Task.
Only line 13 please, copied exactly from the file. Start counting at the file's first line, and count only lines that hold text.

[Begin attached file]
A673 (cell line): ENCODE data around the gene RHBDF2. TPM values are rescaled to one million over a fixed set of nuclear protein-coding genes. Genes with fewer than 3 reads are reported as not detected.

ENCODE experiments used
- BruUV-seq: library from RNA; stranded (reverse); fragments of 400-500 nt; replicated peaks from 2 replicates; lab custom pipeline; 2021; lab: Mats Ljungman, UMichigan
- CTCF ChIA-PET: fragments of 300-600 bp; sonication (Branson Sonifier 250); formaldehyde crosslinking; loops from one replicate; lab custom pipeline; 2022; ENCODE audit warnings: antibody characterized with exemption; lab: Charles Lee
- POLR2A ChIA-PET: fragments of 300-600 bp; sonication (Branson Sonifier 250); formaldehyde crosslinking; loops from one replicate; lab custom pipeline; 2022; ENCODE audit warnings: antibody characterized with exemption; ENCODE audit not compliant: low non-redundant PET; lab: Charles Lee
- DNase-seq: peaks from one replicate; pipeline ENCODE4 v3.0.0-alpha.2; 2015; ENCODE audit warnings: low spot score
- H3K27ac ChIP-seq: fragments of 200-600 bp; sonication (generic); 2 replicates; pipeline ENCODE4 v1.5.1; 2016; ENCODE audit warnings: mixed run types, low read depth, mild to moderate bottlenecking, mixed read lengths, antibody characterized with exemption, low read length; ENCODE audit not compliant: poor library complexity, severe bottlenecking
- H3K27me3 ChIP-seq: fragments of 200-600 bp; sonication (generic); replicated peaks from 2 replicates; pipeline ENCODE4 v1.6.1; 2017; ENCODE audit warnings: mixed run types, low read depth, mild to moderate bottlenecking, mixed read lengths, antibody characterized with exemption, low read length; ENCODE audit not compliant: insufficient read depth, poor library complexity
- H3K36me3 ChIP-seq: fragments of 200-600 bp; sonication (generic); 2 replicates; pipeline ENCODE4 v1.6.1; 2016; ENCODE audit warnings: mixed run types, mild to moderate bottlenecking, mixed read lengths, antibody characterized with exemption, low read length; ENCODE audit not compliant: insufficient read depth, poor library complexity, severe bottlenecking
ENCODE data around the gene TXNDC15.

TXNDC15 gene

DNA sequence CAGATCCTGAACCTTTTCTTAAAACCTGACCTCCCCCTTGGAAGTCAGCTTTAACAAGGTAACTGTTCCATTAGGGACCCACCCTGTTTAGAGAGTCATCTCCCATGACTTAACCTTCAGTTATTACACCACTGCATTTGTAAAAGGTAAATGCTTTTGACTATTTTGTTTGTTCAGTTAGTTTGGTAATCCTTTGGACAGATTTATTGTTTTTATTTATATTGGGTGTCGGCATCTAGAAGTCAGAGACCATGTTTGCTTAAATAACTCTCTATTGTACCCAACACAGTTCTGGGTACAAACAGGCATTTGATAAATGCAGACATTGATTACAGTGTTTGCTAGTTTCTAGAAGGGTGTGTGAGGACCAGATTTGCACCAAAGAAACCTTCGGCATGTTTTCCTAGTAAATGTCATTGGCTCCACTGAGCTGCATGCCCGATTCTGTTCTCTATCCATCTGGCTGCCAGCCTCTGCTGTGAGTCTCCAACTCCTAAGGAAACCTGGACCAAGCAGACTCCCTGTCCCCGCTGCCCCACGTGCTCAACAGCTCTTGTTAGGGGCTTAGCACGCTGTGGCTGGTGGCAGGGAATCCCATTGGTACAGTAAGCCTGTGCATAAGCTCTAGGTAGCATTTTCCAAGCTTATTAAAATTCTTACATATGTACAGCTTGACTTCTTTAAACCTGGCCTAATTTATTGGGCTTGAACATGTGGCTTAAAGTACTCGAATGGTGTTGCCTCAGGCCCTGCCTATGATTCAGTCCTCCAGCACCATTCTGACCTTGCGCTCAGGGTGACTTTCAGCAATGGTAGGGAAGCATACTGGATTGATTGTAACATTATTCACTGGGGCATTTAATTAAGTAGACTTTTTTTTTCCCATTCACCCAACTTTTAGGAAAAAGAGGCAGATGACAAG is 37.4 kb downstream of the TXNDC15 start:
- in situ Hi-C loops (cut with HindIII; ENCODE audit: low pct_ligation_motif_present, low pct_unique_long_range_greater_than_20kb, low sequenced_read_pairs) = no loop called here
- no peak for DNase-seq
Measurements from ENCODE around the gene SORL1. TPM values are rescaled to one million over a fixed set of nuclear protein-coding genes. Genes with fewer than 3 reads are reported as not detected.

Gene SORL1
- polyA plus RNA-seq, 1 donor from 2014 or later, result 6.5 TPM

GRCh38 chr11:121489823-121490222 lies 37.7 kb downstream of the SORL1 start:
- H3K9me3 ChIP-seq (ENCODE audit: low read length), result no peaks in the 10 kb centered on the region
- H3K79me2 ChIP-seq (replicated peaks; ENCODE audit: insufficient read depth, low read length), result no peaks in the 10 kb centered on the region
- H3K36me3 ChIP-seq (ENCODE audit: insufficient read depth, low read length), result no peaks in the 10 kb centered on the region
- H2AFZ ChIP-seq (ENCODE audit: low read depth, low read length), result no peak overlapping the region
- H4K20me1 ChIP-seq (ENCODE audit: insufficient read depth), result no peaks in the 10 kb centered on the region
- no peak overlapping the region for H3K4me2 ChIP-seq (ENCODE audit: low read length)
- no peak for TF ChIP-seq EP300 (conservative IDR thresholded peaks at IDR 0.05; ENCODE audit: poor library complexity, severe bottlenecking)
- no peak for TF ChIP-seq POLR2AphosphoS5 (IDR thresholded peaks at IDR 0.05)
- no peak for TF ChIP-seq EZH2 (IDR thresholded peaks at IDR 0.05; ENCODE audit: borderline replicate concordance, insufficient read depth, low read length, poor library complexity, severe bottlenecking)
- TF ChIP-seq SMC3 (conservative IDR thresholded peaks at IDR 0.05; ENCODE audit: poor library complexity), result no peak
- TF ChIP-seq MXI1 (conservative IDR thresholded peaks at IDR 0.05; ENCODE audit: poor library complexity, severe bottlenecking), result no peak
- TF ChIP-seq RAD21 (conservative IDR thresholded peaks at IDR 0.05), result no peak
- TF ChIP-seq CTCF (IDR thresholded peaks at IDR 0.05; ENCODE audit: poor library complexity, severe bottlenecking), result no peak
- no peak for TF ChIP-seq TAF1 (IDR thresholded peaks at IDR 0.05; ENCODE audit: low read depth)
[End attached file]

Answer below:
- in situ Hi-C loops (cut with HindIII; ENCODE audit: low pct_ligation_motif_present, low pct_unique_long_range_greater_than_20kb, low sequenced_read_pairs) = no loop called here